‘The End’ TV Review: Reopening the Kevorkian Debate Through a Rich Family Drama

·3 min read

It’s been a while since death has been a central character on a series. 16 years ago, “Six Feet Under” gave us its iconic series finale. And now, creator-writer Samantha Strauss’ pitch dark comedy “The End” aims to capture some of the same messiness and beauty of mortality surrounding one family in Australia. Trouble is, it doesn’t always come together as meaningfully as it should.

The premise is certainly interesting enough, though, amplified by a standout cast to boot. Frances O’Connor plays Kate, a doctor specializing in palliative care. Day in and day out, she comforts people who are sometimes in their final days, offering both medical and emotional guidance to those who may be spiritually depleted. So, you could infer, especially from O’Connor’s wonderfully controlled performance, that death has become somewhat desensitized for Kate. But she is in the business of trying to avoid it as much as possible, even when her patients sometimes beg for mercy.

It’s devastating to witness, but “The End” doesn’t wallow so much in the tragedy of death as much as it also explores how it might be the only source of freedom for some, especially for elders. For example, Kate’s mother, Edie (Harriet Walker) attempts to die by suicide, albeit unsuccessfully, by jumping out of her window. And right on cue, Kate swiftly responds by sending her to a nearby retirement community, much to her chagrin.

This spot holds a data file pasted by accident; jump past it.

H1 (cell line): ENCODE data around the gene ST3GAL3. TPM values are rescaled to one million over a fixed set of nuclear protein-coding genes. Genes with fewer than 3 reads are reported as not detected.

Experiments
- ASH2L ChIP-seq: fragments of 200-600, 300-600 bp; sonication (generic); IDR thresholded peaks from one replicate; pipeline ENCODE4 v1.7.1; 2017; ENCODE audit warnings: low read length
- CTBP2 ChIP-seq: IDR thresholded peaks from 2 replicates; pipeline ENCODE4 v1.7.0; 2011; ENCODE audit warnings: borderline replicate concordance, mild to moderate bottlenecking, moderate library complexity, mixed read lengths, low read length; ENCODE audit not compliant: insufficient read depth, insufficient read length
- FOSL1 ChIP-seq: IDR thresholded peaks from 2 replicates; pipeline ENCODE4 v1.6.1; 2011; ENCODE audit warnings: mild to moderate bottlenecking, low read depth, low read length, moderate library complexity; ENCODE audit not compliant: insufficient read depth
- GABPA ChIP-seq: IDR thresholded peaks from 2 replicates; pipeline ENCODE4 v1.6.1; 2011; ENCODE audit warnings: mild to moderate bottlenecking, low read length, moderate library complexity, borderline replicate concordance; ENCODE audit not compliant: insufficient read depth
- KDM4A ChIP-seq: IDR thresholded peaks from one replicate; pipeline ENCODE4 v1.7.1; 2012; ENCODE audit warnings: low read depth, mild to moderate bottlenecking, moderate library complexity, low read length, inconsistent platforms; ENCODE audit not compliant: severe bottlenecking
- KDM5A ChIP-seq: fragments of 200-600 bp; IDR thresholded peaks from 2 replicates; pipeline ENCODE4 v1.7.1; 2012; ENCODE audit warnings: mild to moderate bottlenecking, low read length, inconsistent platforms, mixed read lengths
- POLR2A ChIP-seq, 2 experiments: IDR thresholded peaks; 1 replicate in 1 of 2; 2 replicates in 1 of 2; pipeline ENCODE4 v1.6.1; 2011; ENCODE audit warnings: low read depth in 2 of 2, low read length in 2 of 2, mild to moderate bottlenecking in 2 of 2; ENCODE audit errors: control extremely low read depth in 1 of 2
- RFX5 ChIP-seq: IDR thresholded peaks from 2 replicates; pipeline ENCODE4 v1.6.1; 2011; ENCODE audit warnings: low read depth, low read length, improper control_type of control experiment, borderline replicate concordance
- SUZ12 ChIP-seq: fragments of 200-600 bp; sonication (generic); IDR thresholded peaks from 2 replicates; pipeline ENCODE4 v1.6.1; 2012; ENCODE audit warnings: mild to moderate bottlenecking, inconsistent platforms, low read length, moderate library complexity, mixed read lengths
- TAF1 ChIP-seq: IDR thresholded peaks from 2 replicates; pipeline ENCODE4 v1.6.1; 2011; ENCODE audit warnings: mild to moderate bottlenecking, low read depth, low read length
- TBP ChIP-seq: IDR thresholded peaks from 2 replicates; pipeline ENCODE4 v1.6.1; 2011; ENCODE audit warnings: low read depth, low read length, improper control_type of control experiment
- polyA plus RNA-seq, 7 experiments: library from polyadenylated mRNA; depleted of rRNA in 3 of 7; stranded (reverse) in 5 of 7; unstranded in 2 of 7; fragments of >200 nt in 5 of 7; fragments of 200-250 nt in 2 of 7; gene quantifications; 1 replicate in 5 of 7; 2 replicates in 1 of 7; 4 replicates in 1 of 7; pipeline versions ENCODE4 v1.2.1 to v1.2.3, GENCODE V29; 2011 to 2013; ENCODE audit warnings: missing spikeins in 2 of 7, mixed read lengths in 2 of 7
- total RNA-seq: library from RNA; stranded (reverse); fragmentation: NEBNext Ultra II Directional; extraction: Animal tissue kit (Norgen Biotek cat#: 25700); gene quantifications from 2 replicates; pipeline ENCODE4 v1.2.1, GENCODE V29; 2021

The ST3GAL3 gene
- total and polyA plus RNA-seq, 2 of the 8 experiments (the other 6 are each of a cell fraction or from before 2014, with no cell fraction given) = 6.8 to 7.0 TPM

This is the perfect catalyst to a series that is in constant debate with itself over people like Edie having the right to die, and doctors like Kate enabling them to do so. It’s the antithesis of what we expect doctors to do, and it also subverts expectations of what people want to do. Consider it, essentially, humanizing the Dr. Kevorkian method in a way we’ve never really seen before on television.

With that premise, “The End” opens a story that is most interestingly centered on the lives of Kate and Edie, two women in a complicated relationship with each other and with death itself. Now living among people approaching the end of their lives, including the effervescent Pam (Noni Hazlehurst), Edie must decide how to embrace life while the expectancy of death, and its allure, surrounds her at every turn. And Kate, a begrudgingly single mother, has to come to grips with death as a potential liberation.

Both women are compelled to make decisions outside of what they previously determined was right. Kate’s kids — daughter Persephone (Ingrid Torelli) and son Oberon (Morgan Davies), who is trans — also grapple with the myriad of issues that come with adolescence, including sexuality, as well as how and whether to speak out against something they feel is wrong.

But it’s Kate and Edie’s dynamic that anchors the audience, and consequently, O’Connor and Walker’s portrayals as the two women mainly exchange bitter dialogue. And though the writers try to appeal to that with intriguing flashbacks of their strained relationship, going as far back as Kate’s childhood, they fall short of what you expect those memories to achieve. They’re not especially revelatory or more interesting than, say, what could be accomplished with a present-day conversation. The season’s ending also leaves much to be desired on that front.

Though, where “The End” does succeed is how it complicates already complex conversations around life and death — for doctors and patients as well as those like Edie who aren’t really either. They just want a sense of relief on their own terms. For that, and the graceful way it centers an imperfect family in many ways on the fringe, it’s an engrossing watch.

Read original story ‘The End’ TV Review: Reopening the Kevorkian Debate Through a Rich Family Drama At TheWrap